Previously published in the USA by the Berkley Publishing Corporation in 1961. First Foure Square Edition 1963.

Not sure how a nine-foot giantess can be that defenceless in a world of ‘normals’ but from the cover, I’m guessing she must have been vastly outnumbered or something…

Happy Birthday Poe

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This superb selection from an unrivalled classic brilliantly reflects the two-sided genius of…

Edgar Allan Poe.

The nightmare terror of
The Pit and the Pendulum

The gruesome horror of
The Fall of the House of Usher

The devilish logic of
The Murders in the Rue Morgue

The fiendish mystery of
The Purloined Letter etc.

These Flawless stories are the work of a master who has chilled the spines of readers for over a century.

First published 1960 by Pan Books Ltd. Tenth printing 1965.

I’ll bury my dead

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Harlequin have a series of composition books, featuring the coverart of six vintage titles, and they look stunning.

One of the books is I’ll bury my dead by James Hadley Chase. The Harlequin reprint can be seen HERE. Below is the original cover art on one of my Pocket Editions.

I’LL BURY MY DEAD by James Hadley Chase. A Robert Hale Pocket Book, this edition 1955.

The action in Mr Chase’s new, sophisticated thriller is crammed into the space of six hair-raising, breathless days and nights. It is the story of organised blackmail, punctured by sudden and gruesome murder, peopled by ruthless killers, shady cops and Mr. Chase’s own particular brand of young ladies.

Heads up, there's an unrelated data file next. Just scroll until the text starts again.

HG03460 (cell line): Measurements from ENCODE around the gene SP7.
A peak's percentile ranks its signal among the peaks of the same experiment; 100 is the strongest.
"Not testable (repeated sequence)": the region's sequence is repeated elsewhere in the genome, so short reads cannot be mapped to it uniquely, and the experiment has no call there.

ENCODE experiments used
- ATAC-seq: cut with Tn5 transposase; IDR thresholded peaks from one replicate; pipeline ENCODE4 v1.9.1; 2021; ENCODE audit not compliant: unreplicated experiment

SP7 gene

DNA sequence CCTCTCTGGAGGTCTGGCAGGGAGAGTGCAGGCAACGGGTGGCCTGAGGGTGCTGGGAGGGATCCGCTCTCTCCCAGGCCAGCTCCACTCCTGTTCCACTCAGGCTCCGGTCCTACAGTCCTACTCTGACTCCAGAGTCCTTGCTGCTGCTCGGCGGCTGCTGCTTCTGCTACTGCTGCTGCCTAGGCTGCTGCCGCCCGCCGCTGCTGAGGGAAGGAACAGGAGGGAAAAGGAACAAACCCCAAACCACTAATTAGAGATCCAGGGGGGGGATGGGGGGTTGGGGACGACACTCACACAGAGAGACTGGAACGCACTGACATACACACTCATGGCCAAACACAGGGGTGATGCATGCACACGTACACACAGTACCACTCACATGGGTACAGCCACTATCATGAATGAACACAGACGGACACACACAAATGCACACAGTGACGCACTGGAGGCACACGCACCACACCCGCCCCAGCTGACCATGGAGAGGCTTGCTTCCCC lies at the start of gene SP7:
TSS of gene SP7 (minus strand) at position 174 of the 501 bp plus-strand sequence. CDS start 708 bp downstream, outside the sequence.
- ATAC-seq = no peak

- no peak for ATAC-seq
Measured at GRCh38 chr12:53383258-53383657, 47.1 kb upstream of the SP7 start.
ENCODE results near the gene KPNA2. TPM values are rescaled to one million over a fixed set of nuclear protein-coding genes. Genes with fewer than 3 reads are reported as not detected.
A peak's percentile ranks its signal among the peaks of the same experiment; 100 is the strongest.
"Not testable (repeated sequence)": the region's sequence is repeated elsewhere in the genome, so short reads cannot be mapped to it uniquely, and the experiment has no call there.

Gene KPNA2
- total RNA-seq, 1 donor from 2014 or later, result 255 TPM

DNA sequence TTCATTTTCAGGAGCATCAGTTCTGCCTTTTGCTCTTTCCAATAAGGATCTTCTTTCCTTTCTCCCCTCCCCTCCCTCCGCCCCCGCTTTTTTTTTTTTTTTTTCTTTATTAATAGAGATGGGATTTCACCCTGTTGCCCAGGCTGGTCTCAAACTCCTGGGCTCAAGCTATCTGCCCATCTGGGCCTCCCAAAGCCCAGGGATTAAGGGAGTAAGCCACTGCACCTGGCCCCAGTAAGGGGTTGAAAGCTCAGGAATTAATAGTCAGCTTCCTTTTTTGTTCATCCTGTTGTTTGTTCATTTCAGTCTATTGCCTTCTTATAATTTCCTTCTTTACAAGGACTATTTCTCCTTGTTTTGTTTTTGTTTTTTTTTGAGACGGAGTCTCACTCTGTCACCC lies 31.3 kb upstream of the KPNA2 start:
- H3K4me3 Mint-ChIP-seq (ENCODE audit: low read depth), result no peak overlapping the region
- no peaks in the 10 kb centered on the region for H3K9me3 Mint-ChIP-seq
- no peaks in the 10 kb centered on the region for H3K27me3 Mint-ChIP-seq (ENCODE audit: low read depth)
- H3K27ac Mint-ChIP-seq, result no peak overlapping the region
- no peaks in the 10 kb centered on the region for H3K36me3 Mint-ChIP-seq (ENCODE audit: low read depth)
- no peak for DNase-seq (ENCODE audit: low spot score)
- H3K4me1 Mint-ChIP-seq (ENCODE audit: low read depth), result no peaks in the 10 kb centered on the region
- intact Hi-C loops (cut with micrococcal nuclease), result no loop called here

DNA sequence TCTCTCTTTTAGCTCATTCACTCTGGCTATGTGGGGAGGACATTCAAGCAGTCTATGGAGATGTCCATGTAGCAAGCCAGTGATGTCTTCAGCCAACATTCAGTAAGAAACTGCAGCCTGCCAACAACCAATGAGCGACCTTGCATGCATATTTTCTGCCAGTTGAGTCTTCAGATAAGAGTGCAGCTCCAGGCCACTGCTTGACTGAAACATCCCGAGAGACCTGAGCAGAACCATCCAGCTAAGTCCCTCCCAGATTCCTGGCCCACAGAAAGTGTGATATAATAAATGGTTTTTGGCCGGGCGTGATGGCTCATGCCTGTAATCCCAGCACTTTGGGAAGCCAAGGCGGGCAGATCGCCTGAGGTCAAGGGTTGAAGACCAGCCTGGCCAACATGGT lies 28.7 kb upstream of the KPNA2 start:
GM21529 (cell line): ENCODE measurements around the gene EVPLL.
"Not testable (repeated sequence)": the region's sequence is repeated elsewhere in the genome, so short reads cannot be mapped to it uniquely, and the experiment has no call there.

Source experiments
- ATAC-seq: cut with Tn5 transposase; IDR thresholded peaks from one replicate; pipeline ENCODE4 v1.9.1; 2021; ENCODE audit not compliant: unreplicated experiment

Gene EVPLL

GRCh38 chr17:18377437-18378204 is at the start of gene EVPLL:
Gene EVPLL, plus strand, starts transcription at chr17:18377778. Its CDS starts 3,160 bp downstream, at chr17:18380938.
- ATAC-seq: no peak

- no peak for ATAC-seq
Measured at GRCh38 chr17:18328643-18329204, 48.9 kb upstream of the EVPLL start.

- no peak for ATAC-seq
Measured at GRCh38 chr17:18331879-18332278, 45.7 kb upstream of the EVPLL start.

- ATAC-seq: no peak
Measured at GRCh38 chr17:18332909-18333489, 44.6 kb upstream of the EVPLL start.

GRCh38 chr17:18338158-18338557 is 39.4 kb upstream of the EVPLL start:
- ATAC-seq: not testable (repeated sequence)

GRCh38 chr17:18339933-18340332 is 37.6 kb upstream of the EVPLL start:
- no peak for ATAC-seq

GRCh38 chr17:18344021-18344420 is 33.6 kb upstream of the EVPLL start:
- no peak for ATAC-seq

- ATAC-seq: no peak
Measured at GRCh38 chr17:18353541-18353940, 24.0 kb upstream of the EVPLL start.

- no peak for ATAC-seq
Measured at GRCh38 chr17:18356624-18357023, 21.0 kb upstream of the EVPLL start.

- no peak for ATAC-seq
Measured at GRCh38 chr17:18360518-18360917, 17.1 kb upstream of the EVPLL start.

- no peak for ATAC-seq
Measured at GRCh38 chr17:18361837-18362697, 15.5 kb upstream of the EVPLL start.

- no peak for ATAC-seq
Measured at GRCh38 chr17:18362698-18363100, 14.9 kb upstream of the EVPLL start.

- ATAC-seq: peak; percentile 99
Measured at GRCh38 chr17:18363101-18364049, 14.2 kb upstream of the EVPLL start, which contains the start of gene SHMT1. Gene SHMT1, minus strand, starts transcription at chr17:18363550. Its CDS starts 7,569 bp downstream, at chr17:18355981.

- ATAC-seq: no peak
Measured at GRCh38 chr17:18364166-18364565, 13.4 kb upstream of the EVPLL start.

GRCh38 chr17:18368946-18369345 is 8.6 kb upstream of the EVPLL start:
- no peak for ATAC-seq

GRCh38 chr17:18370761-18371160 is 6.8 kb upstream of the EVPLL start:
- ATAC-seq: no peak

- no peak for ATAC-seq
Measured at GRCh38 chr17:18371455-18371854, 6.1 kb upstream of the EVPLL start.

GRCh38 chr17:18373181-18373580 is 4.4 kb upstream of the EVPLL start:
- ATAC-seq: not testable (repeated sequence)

Written with the punch and speed of a rivet gun, and with an economy of words that will hold the reader’s attention from the first to the last page, I’ll Bury My Dead again confirms the reputation won by James Hadley Chase as the leading writer of all-action, thrill-a-minute, toughness-plus-one thrillers that demand to be read at a sitting.

I’ve not read any of Hadley Chase’s novels, so I can’t comment on his own ‘particular brand of young ladies’ but, if the cover is anything to go by, they look like a force to be reckoned with!

Nightmare

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Jerome Podwil is one of my favourite cover artists. I have more scans of his ‘gothic’ cover art over on my other blog. This cover for Nightmare – (written by Edward S. Aarons, a prolific thriller writer whose career spanned from the 40’s – 70’s) – is gorgeous, and I just love her hair!

Nightmare by Edward S. Aarons. Macfadden second printing October 1967. Cover art Jerome Podwil.

A TWISTED MIND GUIDED THE SCALPEL –

Pain roared through his shoulder. He couldn’t see beyond the intolerable, torturing glare. The dwarf’s voice came from somewhere beyond the haze.

“I have a girlfriend you know,” it whispered. “She plays at being a nurse. She likes to watch me work, because she wants to see men suffer. She always hopes there’ll be lots of blood. Now don’t scream…”

Nolly gritted his teeth as the probe went in. He was taking a long chance – but otherwise he’d be dead by morning…

My, my, my, this book seems to have a bit of something for everyone – a private eye being probed by a twisted dwarf and his sadistic nurse girlfriend… what’s not to love?